Ferguson as CAPCOM for STS-129


Ferguson made his first space flight as pilot of STS-115 in 2006. The mission delivered the second port-side truss segment (ITS P3/P4), a pair of solar arrays (2A and 4A), and batteries to the International Space Station. A total of three spacewalks were performed, during which the crew connected the systems on the installed trusses, prepared them for deployment, and did other maintenance work on the station. He returned to Earth after over 11 days on orbit.


Ferguson signing the STS-126 patch on the ISS

Ferguson returned to space for the second time, as Commander of STS-126 in 2008. The purpose of the mission, referred to as ULF2 by the ISS program, was to deliver equipment and supplies to the station, to service the Solar Alpha Rotary Joints (SARJ), and repair the problem in the starboard SARJ that had limited its use since STS-120. He returned to Earth after almost 16 days on orbit.


Ferguson pictured onboard the ISS during STS-135

Ferguson made his third and last flight as a NASA astronaut, Commanding STS-135, the final mission of the Space Shuttle. The mission's primary cargo was the Multi-Purpose Logistics Module (MPLM) Raffaello and a Lightweight Multi-Purpose Carrier (LMC), which were delivered to the International Space Station (ISS). The flight of Raffaello marked the only time that Atlantis carried an MPLM. He returned to Earth after 12 days in space.

Post-NASA career

Ferguson retired from NASA in 2011. He currently works for Boeing as director of Crew and Mission Operations for Boeing's Commercial Crew Program.[2]


Ferguson (centre) as part of the Boe-CFT crew

In July 2018, Boeing announced his assignment to the first human CST-100 orbital test known as Boe-CFT. Ferguson was slated to be the capsule Commander, with 2 other NASA astronauts. It is scheduled to launch in 2021. In October 2020 he announced on his personal Twitter that he was stepping down as the commander and will not fly on CFT, for personal reasons.[3][4]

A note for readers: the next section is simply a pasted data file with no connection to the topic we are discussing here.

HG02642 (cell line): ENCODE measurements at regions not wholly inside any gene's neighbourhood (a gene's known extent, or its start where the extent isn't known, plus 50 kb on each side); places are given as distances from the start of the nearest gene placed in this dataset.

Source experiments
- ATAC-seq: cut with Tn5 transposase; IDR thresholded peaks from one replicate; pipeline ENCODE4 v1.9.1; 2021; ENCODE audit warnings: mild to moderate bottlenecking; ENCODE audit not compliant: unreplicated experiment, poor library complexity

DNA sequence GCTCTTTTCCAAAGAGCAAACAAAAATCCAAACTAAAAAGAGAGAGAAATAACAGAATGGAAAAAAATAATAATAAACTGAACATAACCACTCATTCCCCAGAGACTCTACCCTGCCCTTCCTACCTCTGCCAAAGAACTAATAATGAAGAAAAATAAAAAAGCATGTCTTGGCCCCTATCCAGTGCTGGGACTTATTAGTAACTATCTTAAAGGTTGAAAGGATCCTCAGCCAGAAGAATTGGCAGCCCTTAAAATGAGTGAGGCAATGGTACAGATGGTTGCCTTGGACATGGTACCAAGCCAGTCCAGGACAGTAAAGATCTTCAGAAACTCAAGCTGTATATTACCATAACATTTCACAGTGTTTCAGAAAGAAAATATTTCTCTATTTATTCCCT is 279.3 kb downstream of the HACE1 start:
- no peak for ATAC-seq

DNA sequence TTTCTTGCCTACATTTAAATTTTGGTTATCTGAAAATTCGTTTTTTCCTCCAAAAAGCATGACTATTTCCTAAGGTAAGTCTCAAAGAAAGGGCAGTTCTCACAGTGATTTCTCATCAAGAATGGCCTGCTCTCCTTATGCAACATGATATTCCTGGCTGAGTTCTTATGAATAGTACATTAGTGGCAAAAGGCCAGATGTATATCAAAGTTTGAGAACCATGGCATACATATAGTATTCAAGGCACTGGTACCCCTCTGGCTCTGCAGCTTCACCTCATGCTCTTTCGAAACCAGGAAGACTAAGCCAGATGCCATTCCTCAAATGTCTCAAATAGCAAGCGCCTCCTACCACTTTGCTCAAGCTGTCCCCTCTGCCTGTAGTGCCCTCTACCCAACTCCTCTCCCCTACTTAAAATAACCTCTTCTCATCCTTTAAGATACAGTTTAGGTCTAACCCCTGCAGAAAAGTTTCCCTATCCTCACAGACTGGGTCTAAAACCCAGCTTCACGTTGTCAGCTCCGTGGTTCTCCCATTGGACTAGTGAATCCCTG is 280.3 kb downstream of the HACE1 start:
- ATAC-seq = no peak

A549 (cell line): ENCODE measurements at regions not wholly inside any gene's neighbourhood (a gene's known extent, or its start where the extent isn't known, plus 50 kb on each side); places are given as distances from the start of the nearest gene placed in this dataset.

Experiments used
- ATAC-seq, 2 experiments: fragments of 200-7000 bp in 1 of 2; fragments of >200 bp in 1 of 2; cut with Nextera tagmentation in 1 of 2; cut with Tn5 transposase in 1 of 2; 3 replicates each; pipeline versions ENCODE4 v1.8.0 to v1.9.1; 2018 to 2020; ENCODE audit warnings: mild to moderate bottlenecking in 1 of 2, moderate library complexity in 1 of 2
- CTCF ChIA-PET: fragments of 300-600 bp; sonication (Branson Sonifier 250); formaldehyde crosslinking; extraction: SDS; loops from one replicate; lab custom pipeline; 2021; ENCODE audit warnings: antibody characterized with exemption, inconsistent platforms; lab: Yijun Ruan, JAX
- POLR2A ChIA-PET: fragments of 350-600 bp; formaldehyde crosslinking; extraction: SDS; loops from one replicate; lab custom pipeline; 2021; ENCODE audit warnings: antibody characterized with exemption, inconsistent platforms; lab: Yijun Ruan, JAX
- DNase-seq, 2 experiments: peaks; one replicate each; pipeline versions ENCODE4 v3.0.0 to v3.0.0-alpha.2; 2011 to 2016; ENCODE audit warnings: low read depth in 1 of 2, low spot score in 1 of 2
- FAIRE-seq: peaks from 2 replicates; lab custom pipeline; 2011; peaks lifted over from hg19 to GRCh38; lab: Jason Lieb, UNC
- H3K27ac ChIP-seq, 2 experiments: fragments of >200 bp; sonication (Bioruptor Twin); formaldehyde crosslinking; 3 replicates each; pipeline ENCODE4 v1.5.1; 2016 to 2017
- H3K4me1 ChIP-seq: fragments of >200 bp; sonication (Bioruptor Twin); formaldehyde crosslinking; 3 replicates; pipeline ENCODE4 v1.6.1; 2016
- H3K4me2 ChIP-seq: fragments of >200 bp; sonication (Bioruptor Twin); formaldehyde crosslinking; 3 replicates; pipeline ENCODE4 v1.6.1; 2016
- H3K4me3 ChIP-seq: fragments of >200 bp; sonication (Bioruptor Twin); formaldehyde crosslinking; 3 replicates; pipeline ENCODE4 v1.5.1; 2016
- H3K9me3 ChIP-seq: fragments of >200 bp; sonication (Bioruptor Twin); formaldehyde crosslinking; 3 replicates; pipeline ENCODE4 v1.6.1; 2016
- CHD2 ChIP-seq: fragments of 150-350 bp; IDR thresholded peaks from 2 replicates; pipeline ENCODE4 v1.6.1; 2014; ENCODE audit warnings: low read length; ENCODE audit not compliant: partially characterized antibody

Personal life

Ferguson, who is of Scottish and Polish descent,[5] is married to Sandra and has three children. When he was in space for his wedding anniversary, NASA played the Frankie Valli song "Can't Take My Eyes Off You" as the wake-up music that morning, after which Ferguson wished his wife a happy anniversary.[6]

See also

  • P vip.svg Biography portal
  • RocketSunIcon.svg Spaceflight portal


  1. ^ "NASA Assigns Crews to First Test Flights, Missions on Commercial Spacecraft". NASA. August 3, 2018. Retrieved August 4, 2018.
  2. ^ Mark Carreau (2012-04-26). "JSC To Support Training, Early Flight Ops For Boeing CST-100 on Aviation Retrieved on April 30, 2012". Retrieved 2014-06-29.
  3. ^ "I'm taking on a new mission". Twitter. Retrieved 2020-10-07.
  4. ^ Harwood, William (7 October 2020). "Commander of first piloted Starliner test flight steps down from mission". Spaceflight Now. Retrieved 8 October 2020.
  5. ^ "Christopher J. Ferguson (CAPTAIN, USN) NASA Astronaut on Retrieved on May 9, 2010". 1961-09-01. Retrieved 2014-06-29.
  6. ^

External links

  • Audio interview with Captain, USN Christopher Ferguson
  • NASA biography
  • Spacefacts biography of Christopher Ferguson